Tuesday, June 15, 2010

The Value of Being an E-Patient

Tonight I went to to two great talks.

The first one was on Comparative Effectiveness Research (or Review) and what it can tell us. Scott Gazelle gave us a great overview by telling us how CER was introduced in the 2003 Medicare Prescription Drug, Improvement, and Modernization Act (and not just in the American Recovery and Reinvestment Act), about the CER definition for the Federal Council for CER ("the conduct and synthesis of systematic research comparing different interventions and strategies to prevent, diagnose, treat and monitor health conditions..."; complete definition here), and about the latest developments. Then philosopher Norman Daniels dwelt on what kind of questions CER is able to answer and which ones it can't.

The second talk was by e-patient Dave and his doctor, Danny Sands. They spoke on "The New World of Doctor-Patient Partnerships: How networked patients & physicians are collaborating to improve healthcare". If you don't know their story, I think it is worthwhile to watch this seven-minute video:

Although I had already heard a lot from them via the internet, the talk was riddled with interesting issues. One of the most interesting things to me that they mentioned (maybe unintentionally?) was the value of of an equipped, enabled, empowered, engaged, equals, emancipated and expert patient (definition of an e-patient). While that might not but quantifiable, it is certainly a very interesting thought. In Dave's case, I am personally convinced that being an e-patient as well as staying active and positive helped saving his life.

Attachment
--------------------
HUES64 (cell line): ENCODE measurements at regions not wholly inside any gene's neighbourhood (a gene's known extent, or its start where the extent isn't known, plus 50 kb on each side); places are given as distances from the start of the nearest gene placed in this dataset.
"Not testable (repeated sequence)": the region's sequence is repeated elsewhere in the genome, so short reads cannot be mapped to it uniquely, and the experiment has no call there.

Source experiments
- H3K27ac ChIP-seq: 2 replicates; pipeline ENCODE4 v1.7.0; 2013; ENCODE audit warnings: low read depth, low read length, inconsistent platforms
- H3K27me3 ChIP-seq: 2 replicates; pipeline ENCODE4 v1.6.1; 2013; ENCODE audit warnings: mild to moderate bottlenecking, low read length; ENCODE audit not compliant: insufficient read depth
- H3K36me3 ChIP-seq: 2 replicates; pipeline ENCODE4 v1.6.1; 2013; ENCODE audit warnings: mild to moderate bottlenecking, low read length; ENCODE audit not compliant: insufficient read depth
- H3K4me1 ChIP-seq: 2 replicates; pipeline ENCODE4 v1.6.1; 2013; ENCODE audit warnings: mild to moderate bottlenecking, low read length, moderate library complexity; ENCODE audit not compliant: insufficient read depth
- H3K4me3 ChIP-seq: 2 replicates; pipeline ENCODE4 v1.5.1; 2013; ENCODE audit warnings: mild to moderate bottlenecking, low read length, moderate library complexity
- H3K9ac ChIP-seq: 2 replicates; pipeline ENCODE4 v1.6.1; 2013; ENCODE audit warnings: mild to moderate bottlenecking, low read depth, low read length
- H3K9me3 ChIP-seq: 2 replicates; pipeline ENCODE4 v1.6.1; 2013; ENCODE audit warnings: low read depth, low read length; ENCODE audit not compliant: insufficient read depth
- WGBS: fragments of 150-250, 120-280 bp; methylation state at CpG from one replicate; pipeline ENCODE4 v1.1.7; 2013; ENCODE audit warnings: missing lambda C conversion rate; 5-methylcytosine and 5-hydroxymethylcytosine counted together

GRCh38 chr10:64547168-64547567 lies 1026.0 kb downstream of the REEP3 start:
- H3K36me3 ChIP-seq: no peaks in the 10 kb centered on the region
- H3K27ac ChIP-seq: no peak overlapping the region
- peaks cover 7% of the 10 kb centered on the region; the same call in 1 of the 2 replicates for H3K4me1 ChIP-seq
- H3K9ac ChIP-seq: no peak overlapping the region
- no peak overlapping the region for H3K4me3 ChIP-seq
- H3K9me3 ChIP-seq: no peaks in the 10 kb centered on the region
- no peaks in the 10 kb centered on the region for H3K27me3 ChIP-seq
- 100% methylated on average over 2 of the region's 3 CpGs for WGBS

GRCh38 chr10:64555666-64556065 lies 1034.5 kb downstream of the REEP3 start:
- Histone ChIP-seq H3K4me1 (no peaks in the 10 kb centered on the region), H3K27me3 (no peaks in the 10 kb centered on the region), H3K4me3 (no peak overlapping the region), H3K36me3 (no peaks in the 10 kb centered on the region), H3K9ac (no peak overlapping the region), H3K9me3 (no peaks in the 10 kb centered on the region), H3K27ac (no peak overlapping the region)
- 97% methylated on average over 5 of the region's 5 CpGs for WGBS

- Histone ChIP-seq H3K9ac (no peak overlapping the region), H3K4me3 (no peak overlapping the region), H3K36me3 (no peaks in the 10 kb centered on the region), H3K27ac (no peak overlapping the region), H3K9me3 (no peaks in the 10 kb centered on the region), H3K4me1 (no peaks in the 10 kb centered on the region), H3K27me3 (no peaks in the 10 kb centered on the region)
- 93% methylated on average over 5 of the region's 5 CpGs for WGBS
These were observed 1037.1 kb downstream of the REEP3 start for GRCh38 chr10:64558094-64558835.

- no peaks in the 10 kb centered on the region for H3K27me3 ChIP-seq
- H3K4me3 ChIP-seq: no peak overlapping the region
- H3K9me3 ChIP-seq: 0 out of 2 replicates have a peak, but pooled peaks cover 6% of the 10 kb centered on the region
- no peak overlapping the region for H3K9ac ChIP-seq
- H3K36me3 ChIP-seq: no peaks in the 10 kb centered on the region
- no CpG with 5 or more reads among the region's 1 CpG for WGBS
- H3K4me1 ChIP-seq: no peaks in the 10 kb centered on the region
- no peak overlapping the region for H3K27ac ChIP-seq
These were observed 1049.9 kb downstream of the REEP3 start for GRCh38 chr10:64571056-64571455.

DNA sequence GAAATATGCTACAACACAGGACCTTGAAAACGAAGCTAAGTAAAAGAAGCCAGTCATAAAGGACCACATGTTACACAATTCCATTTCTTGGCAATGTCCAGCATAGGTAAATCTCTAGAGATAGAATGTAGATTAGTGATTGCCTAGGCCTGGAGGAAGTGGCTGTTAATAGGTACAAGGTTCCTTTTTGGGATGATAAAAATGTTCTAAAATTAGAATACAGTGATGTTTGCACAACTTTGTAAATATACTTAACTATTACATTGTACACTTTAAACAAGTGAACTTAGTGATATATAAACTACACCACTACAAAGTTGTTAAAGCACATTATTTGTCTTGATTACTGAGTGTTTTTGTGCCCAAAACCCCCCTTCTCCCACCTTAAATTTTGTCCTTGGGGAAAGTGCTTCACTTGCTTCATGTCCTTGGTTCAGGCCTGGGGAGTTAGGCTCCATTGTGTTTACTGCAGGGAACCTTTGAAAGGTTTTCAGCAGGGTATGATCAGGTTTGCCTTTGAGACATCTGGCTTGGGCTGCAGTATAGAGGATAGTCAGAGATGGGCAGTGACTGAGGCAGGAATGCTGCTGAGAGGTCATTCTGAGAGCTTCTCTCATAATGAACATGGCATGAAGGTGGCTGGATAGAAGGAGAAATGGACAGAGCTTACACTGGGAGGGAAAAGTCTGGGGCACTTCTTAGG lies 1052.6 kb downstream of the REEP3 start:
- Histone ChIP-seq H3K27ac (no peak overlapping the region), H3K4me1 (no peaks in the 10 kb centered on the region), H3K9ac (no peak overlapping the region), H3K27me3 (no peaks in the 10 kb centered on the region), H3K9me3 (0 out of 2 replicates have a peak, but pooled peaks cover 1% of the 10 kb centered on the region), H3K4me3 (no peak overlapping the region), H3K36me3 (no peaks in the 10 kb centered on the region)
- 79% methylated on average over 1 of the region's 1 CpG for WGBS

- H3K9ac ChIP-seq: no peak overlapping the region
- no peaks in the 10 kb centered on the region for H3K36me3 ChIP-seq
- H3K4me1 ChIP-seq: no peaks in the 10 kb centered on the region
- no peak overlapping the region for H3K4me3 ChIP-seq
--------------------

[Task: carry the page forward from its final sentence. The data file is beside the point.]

e-Patient Dave said...

Ben, you're exactly right about attitude. Get this: a year after my case, my oncologist Dr. David McDermott said "You have an incredible life force that everyone who worked on your case was aware of."

My oncologist said that! "Incredible life force."

You know what I said in reply? "Okay, doctor, I'll see your Incredible Life Force, and I'll raise you a 'What the hell is THAT? Can we bottle it??'"

You get it, big-time. Wait'll you see one of the early chapters coming up in my book: "Facing Death - With Hope." Seriously.

Ben said...


I do believe in psychoneuroimmunology. The department where I worked for a while (psychosomatics/internal medicine) in Germany had a research lab focusing on that.

I think you ARE bottling it: in your talks, in your social media presence, and in your book. Curious about your book! Would be happy to blog about it if you have review copies available.

Keep bottling!

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